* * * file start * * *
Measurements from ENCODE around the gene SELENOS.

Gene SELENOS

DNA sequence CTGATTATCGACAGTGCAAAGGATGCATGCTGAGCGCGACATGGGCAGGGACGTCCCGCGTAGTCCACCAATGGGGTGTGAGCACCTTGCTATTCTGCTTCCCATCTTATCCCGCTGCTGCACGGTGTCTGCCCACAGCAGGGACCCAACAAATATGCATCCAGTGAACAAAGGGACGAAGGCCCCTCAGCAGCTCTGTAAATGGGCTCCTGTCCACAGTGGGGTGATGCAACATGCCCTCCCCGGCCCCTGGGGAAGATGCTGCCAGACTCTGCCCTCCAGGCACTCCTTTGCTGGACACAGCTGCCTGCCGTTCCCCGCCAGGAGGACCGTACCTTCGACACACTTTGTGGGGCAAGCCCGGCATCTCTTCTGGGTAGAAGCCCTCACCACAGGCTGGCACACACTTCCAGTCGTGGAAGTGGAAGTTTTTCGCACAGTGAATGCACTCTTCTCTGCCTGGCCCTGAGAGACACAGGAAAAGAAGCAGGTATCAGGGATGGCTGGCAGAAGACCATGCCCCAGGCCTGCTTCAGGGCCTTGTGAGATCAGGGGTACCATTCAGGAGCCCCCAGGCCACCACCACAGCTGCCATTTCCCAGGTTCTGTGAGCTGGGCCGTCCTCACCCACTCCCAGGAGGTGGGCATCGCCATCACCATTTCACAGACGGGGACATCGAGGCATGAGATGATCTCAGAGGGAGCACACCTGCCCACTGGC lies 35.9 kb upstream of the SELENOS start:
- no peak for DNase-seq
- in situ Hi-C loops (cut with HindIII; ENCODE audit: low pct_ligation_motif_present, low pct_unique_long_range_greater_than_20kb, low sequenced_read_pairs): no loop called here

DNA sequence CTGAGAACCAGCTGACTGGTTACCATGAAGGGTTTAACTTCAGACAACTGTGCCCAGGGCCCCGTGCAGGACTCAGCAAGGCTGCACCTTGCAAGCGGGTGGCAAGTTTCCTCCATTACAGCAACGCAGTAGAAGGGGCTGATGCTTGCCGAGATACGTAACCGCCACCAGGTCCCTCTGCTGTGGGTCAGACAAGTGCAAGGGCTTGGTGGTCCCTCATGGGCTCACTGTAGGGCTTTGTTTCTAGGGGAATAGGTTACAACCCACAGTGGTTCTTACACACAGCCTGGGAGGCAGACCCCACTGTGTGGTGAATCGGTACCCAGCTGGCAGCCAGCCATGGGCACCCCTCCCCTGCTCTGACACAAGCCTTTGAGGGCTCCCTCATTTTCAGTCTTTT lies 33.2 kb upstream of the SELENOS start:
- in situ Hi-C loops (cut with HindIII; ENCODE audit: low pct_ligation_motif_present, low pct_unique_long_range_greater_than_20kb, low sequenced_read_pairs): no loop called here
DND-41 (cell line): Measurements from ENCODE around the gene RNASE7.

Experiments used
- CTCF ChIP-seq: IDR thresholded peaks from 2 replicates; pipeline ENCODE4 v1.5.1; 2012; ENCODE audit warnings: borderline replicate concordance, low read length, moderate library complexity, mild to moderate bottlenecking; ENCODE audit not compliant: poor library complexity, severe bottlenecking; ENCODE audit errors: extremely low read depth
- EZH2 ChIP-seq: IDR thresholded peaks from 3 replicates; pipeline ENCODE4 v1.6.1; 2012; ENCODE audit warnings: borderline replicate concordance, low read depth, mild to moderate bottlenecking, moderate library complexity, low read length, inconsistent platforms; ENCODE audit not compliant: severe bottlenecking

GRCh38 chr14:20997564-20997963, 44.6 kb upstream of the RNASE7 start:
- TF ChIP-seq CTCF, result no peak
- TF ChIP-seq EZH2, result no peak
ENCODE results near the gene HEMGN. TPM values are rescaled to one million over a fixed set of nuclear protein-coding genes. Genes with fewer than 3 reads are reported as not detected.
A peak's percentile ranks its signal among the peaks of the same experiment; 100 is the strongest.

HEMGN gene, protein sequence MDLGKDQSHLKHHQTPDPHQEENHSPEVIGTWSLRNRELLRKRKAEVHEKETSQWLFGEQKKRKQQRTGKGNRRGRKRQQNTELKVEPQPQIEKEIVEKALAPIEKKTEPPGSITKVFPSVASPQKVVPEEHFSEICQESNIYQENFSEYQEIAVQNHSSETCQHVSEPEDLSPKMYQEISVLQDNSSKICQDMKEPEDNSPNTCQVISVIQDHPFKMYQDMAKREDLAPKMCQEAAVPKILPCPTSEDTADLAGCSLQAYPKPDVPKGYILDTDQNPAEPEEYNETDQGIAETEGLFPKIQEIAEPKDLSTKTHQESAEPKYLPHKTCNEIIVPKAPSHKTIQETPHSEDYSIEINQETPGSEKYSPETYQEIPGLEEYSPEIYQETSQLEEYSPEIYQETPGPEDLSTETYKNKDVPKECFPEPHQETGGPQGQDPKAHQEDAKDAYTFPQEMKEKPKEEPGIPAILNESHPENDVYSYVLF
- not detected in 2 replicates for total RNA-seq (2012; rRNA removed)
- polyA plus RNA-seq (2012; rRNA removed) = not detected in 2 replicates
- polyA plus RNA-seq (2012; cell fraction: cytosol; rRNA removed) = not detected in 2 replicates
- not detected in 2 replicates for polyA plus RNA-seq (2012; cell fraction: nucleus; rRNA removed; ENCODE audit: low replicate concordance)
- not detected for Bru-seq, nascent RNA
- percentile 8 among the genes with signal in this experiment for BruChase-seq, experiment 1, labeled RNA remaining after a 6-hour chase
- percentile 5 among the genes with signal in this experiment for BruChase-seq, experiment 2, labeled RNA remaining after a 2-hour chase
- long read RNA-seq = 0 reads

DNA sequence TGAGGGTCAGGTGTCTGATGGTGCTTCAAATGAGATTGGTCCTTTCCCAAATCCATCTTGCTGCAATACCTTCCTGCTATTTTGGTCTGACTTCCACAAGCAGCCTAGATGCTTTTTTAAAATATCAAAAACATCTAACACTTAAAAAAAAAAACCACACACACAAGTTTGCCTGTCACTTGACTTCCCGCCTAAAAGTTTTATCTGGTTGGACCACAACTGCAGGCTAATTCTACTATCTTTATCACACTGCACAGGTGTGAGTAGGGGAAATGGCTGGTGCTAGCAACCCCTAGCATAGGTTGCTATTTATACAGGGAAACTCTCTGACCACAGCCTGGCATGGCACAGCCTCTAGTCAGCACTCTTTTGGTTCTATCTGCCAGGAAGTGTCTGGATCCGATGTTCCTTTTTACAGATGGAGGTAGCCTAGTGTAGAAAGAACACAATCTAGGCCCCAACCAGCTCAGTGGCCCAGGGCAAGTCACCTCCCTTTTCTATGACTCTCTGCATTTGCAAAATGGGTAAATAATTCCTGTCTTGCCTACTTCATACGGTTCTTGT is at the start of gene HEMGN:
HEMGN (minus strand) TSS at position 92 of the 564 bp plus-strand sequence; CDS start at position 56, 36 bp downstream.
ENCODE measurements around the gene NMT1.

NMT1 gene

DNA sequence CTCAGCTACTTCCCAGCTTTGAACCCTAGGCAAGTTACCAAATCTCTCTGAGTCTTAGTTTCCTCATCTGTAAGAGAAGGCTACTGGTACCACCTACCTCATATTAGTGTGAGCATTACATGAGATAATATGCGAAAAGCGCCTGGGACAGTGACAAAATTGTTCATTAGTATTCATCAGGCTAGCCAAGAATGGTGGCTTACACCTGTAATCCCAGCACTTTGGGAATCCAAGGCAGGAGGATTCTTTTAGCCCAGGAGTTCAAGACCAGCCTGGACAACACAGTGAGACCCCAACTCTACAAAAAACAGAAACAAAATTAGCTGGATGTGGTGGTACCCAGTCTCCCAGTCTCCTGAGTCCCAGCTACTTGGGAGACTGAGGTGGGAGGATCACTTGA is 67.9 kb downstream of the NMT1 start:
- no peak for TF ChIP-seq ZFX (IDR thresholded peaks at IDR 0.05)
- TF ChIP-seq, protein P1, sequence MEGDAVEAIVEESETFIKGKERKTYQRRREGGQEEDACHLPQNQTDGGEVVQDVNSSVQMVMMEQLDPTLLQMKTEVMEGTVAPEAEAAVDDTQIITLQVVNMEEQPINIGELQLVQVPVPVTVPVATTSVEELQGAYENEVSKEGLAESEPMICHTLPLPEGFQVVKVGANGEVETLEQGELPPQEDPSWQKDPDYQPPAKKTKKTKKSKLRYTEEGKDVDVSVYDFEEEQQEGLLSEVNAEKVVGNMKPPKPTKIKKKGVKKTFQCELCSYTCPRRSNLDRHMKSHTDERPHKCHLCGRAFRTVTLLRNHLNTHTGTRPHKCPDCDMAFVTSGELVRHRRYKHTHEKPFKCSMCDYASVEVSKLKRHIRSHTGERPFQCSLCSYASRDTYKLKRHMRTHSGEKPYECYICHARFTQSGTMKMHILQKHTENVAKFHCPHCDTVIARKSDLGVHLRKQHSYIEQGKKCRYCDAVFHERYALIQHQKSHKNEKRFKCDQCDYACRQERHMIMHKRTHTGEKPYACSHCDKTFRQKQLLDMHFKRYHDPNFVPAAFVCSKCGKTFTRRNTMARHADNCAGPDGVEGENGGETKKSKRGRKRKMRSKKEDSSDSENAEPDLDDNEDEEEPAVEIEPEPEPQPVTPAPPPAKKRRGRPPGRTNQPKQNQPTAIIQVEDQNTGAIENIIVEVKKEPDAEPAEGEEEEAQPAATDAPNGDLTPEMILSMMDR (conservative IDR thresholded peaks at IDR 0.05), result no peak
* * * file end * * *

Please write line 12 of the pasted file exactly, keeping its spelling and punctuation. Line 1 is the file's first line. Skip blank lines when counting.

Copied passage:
GRCh38 chr14:20997564-20997963, 44.6 kb upstream of the RNASE7 start: